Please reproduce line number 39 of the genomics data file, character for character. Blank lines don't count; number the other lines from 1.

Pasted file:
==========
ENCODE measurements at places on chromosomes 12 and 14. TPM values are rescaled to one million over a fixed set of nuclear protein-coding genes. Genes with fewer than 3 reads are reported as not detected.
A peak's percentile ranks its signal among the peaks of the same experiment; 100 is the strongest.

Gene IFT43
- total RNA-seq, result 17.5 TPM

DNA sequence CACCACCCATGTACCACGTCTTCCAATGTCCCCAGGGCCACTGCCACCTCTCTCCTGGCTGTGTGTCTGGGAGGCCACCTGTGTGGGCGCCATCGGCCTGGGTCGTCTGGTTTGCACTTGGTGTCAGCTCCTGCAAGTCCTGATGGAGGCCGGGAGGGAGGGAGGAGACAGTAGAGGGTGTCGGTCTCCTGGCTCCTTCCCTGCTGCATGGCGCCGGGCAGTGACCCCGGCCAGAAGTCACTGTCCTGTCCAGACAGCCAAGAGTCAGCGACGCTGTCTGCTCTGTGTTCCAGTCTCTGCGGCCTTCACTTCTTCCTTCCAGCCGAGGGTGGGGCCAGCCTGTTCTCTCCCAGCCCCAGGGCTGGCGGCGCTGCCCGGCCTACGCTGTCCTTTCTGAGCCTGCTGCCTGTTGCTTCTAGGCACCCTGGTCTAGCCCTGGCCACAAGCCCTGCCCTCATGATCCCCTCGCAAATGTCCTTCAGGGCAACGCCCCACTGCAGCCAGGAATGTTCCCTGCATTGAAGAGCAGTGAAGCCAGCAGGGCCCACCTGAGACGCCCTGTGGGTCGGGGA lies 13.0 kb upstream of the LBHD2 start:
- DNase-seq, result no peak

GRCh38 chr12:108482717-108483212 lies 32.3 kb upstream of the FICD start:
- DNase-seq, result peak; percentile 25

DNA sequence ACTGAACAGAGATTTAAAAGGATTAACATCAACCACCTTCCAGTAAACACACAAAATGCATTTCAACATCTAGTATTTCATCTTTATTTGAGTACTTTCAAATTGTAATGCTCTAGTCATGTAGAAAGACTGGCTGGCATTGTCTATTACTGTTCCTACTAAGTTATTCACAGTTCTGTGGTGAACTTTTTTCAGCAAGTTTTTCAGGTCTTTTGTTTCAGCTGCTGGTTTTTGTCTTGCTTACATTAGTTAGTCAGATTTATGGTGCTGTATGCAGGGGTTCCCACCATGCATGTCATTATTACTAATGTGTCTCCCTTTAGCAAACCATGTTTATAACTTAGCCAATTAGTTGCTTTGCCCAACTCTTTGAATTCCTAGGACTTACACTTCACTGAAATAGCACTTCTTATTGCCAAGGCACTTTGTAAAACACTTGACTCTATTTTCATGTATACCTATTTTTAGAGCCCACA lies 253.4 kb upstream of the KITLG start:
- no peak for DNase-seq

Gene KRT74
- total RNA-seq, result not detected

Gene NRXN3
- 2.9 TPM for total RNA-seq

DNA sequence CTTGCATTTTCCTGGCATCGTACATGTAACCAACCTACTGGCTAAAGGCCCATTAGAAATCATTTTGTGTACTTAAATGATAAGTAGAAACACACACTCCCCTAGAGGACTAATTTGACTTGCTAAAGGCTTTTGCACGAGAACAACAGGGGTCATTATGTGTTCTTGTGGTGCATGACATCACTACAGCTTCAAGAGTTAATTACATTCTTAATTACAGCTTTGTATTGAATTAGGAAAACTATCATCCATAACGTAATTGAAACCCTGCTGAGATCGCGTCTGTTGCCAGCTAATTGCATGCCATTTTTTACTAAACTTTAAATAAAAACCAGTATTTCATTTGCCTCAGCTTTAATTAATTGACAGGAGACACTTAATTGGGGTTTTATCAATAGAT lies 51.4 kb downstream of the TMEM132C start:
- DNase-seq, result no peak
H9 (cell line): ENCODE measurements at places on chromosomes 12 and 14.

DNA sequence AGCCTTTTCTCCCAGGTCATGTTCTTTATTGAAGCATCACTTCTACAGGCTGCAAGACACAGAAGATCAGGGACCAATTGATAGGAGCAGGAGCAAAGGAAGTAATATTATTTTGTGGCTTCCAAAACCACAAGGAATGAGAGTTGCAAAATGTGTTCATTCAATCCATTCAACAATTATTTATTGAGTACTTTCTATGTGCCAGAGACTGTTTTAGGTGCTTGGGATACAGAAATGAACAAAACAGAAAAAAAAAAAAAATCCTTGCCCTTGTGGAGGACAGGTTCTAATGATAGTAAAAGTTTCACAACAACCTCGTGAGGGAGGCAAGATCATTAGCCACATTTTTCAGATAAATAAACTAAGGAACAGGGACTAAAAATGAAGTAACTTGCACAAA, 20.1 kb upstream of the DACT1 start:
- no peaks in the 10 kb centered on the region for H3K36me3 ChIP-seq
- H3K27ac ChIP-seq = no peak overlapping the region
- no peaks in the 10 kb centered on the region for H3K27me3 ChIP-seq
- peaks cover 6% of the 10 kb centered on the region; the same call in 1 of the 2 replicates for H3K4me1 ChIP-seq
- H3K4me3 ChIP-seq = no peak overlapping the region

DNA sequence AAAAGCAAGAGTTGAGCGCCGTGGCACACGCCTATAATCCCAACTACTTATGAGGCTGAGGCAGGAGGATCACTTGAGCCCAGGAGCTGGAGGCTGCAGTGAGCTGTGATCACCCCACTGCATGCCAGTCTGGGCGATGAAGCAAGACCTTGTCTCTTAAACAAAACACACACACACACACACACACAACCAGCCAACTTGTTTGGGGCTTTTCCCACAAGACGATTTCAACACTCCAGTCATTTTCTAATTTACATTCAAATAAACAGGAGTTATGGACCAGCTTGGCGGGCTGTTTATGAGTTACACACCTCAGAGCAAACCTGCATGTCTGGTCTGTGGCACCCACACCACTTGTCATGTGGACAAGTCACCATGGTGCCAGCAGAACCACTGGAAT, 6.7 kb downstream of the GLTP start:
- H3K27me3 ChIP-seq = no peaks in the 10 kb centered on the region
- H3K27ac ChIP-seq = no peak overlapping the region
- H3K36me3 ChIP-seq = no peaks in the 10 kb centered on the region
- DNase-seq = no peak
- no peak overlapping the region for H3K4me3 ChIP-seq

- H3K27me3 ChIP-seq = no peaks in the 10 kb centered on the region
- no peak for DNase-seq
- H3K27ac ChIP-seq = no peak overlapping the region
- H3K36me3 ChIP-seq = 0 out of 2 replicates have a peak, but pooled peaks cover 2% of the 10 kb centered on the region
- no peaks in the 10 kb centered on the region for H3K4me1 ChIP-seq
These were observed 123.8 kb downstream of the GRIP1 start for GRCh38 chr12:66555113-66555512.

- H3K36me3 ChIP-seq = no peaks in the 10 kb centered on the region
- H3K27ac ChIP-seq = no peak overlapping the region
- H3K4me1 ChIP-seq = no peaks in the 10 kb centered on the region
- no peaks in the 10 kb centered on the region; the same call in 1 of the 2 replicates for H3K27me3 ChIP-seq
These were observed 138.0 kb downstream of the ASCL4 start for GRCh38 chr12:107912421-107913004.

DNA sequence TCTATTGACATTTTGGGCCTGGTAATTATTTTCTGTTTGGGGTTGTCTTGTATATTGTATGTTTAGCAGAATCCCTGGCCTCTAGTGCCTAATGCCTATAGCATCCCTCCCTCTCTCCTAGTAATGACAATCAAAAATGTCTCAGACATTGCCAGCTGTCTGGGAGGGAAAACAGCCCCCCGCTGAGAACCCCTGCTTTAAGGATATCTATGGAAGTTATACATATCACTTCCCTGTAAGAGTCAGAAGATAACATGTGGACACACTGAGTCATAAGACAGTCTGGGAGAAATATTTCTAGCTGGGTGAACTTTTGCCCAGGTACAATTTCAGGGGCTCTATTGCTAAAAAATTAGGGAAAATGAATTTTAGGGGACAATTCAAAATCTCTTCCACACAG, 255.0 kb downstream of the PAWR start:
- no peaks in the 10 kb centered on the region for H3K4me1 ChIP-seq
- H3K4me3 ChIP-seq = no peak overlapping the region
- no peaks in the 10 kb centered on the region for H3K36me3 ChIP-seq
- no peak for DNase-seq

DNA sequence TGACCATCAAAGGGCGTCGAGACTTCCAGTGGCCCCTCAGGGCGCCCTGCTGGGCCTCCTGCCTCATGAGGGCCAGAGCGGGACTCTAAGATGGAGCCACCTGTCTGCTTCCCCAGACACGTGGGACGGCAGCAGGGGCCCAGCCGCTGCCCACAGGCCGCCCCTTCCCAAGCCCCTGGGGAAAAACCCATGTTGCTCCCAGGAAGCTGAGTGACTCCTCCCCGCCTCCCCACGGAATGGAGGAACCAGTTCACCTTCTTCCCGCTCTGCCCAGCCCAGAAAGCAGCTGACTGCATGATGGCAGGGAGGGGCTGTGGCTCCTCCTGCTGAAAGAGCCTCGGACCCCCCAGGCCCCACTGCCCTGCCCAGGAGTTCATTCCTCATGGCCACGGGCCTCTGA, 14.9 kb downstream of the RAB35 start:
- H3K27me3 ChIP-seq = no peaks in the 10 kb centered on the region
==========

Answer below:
- no peaks in the 10 kb centered on the region; the same call in 1 of the 2 replicates for H3K27me3 ChIP-seq